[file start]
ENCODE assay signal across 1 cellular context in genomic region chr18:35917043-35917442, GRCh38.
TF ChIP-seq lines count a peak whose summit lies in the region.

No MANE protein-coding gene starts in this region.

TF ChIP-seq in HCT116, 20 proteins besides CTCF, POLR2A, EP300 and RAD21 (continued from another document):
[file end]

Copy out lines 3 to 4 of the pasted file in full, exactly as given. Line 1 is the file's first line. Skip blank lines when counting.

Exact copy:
No MANE protein-coding gene starts in this region.

TF ChIP-seq in HCT116, 20 proteins besides CTCF, POLR2A, EP300 and RAD21 (continued from another document):